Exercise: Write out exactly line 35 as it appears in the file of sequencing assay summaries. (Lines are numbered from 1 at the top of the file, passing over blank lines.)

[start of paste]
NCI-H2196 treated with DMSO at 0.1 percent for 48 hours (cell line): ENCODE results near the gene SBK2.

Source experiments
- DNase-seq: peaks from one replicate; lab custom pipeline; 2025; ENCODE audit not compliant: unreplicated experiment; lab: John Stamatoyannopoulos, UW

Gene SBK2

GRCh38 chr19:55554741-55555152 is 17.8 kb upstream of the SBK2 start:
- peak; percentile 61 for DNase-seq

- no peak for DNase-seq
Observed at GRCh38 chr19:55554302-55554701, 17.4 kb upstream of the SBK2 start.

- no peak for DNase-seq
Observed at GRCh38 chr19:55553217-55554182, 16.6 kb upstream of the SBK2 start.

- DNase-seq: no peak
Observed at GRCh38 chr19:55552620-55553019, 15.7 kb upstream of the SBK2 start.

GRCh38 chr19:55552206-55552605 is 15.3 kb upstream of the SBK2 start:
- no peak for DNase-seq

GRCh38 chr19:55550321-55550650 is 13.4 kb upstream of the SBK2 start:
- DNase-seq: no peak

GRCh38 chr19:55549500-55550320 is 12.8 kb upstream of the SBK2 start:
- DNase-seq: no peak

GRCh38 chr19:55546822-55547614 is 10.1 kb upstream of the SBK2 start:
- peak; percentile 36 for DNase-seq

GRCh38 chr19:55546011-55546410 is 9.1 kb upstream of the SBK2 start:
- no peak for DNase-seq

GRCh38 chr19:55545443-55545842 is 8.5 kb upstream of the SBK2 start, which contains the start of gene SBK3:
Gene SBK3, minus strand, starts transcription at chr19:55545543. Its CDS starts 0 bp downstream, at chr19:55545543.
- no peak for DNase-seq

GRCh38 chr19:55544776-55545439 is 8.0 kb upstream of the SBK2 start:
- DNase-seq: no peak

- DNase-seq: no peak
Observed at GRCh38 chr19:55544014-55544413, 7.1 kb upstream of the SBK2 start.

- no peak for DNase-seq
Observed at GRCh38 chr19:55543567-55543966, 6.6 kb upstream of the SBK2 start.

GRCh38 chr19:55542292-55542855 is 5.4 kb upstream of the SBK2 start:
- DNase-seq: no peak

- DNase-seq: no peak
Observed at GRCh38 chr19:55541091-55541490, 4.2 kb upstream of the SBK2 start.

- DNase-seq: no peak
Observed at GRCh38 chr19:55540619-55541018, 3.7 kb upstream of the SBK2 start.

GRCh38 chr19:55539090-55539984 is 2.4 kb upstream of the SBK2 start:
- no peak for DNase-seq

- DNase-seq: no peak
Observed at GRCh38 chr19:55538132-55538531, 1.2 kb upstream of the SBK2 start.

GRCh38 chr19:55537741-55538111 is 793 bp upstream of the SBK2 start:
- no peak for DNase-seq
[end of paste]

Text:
Observed at GRCh38 chr19:55541091-55541490, 4.2 kb upstream of the SBK2 start.